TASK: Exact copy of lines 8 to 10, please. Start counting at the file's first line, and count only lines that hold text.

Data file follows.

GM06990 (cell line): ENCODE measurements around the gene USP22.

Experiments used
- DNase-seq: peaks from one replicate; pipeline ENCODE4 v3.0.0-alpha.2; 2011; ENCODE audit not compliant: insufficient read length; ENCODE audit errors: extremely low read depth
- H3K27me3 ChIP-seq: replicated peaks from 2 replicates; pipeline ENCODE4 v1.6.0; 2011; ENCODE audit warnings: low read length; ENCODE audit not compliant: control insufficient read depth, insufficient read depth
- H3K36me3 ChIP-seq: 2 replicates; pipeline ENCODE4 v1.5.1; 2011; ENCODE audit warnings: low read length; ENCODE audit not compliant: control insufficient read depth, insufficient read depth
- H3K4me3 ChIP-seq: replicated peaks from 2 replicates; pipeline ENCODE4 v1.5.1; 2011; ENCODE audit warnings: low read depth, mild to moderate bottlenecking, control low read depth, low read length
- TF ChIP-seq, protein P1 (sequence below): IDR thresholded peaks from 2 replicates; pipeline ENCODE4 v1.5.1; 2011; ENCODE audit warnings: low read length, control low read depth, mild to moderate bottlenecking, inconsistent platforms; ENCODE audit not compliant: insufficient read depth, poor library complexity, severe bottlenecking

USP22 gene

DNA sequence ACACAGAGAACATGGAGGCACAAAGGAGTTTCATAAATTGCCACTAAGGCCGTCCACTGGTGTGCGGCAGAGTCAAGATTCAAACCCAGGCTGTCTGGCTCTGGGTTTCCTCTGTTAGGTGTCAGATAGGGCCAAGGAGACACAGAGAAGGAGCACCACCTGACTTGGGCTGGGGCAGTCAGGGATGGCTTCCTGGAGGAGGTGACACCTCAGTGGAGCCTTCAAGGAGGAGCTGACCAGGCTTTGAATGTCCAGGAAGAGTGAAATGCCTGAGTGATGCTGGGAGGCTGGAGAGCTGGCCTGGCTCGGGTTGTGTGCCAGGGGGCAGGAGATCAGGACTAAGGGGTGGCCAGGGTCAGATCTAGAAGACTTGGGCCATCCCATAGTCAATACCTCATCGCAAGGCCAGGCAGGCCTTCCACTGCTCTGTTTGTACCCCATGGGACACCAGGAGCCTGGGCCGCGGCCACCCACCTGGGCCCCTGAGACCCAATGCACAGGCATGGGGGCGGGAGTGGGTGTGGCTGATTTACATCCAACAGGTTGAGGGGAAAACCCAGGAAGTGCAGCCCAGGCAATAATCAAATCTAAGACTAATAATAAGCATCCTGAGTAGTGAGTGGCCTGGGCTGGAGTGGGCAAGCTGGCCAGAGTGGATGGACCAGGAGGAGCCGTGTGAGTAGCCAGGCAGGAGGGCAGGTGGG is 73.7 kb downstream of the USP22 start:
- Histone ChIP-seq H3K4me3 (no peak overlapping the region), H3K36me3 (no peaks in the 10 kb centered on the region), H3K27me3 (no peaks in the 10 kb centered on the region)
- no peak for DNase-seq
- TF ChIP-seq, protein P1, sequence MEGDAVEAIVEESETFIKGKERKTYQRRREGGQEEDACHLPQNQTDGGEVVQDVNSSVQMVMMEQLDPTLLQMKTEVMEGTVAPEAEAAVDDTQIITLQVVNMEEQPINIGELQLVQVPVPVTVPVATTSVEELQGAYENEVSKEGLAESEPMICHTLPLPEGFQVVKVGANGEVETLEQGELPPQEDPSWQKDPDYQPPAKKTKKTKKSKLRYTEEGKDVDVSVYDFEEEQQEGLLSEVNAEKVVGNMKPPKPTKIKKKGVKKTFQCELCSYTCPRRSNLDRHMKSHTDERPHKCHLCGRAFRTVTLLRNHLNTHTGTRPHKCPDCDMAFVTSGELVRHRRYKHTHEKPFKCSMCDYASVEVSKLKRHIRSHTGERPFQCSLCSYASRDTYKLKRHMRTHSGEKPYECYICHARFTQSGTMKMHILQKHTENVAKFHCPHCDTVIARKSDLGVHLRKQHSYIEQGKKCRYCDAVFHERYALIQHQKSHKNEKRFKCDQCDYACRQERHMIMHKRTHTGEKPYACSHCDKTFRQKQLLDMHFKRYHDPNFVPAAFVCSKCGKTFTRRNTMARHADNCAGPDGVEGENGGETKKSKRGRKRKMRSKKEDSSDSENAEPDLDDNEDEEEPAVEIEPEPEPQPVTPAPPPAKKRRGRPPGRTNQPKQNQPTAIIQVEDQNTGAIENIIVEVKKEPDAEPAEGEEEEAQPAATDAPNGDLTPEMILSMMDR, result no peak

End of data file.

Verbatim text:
USP22 gene

DNA sequence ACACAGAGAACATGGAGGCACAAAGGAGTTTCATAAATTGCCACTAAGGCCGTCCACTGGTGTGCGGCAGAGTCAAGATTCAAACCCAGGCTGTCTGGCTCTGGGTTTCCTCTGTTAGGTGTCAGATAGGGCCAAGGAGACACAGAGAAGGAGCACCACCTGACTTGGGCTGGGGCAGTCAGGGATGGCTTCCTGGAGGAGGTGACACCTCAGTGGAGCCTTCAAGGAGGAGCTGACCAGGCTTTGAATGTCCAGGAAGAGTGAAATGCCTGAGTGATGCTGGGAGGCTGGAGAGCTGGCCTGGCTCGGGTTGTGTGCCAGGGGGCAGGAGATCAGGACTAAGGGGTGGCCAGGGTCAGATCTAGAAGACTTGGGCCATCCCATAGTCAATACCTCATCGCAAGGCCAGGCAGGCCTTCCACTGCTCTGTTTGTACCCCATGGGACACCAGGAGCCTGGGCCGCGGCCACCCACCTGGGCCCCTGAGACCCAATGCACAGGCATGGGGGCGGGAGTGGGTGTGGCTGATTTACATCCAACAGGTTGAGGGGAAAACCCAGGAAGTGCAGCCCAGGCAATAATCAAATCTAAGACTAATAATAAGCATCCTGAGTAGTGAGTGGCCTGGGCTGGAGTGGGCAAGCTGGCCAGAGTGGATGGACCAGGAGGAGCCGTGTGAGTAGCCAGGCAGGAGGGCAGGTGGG is 73.7 kb downstream of the USP22 start:
- Histone ChIP-seq H3K4me3 (no peak overlapping the region), H3K36me3 (no peaks in the 10 kb centered on the region), H3K27me3 (no peaks in the 10 kb centered on the region)